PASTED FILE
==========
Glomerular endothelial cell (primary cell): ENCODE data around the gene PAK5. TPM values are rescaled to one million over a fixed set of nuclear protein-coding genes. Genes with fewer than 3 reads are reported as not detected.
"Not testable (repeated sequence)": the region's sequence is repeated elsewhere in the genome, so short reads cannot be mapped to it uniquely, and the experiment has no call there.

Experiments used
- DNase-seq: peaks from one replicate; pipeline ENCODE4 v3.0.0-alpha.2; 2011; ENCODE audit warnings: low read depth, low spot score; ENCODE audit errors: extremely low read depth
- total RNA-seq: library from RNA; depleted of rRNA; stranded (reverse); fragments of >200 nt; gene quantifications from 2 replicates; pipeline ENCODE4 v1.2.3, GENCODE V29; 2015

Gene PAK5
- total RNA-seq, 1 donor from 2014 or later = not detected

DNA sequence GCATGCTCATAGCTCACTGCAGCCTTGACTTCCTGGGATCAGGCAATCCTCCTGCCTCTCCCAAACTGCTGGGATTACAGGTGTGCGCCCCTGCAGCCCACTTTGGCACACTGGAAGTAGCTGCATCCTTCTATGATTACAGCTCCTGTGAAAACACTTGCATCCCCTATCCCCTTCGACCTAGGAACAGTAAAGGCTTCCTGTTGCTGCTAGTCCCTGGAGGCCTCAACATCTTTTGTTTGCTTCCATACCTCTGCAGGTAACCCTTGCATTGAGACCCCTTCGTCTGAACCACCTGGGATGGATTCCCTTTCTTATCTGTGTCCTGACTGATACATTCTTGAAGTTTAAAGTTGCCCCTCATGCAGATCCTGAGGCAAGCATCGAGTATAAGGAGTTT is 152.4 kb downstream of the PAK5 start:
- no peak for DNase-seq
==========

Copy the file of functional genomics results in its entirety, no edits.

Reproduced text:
Glomerular endothelial cell (primary cell): ENCODE data around the gene PAK5. TPM values are rescaled to one million over a fixed set of nuclear protein-coding genes. Genes with fewer than 3 reads are reported as not detected.
"Not testable (repeated sequence)": the region's sequence is repeated elsewhere in the genome, so short reads cannot be mapped to it uniquely, and the experiment has no call there.

Experiments used
- DNase-seq: peaks from one replicate; pipeline ENCODE4 v3.0.0-alpha.2; 2011; ENCODE audit warnings: low read depth, low spot score; ENCODE audit errors: extremely low read depth
- total RNA-seq: library from RNA; depleted of rRNA; stranded (reverse); fragments of >200 nt; gene quantifications from 2 replicates; pipeline ENCODE4 v1.2.3, GENCODE V29; 2015

Gene PAK5
- total RNA-seq, 1 donor from 2014 or later = not detected

DNA sequence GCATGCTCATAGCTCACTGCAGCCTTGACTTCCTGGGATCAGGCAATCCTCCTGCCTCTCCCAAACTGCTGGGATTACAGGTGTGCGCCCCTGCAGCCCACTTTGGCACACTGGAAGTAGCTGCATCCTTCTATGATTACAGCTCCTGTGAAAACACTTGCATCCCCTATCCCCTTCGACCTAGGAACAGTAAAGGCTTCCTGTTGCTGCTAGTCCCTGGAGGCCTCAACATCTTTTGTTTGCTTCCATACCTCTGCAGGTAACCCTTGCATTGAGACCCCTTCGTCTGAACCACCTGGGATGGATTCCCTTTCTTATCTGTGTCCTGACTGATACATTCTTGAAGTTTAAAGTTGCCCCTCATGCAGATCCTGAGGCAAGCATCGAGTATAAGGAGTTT is 152.4 kb downstream of the PAK5 start:
- no peak for DNase-seq